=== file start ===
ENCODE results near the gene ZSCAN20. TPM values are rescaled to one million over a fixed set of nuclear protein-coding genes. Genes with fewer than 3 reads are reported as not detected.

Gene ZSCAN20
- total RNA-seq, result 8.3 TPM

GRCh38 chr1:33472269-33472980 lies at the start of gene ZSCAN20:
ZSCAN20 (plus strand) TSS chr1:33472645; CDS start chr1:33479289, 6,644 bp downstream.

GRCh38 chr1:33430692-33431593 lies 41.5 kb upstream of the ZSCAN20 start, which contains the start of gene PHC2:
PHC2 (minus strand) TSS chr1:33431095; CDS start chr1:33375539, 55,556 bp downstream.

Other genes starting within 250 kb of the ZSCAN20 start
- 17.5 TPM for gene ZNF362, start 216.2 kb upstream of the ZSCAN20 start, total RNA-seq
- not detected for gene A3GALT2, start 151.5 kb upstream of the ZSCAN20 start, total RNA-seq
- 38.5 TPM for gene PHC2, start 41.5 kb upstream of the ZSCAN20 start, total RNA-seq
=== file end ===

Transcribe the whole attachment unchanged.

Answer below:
ENCODE results near the gene ZSCAN20. TPM values are rescaled to one million over a fixed set of nuclear protein-coding genes. Genes with fewer than 3 reads are reported as not detected.

Gene ZSCAN20
- total RNA-seq, result 8.3 TPM

GRCh38 chr1:33472269-33472980 lies at the start of gene ZSCAN20:
ZSCAN20 (plus strand) TSS chr1:33472645; CDS start chr1:33479289, 6,644 bp downstream.

GRCh38 chr1:33430692-33431593 lies 41.5 kb upstream of the ZSCAN20 start, which contains the start of gene PHC2:
PHC2 (minus strand) TSS chr1:33431095; CDS start chr1:33375539, 55,556 bp downstream.

Other genes starting within 250 kb of the ZSCAN20 start
- 17.5 TPM for gene ZNF362, start 216.2 kb upstream of the ZSCAN20 start, total RNA-seq
- not detected for gene A3GALT2, start 151.5 kb upstream of the ZSCAN20 start, total RNA-seq
- 38.5 TPM for gene PHC2, start 41.5 kb upstream of the ZSCAN20 start, total RNA-seq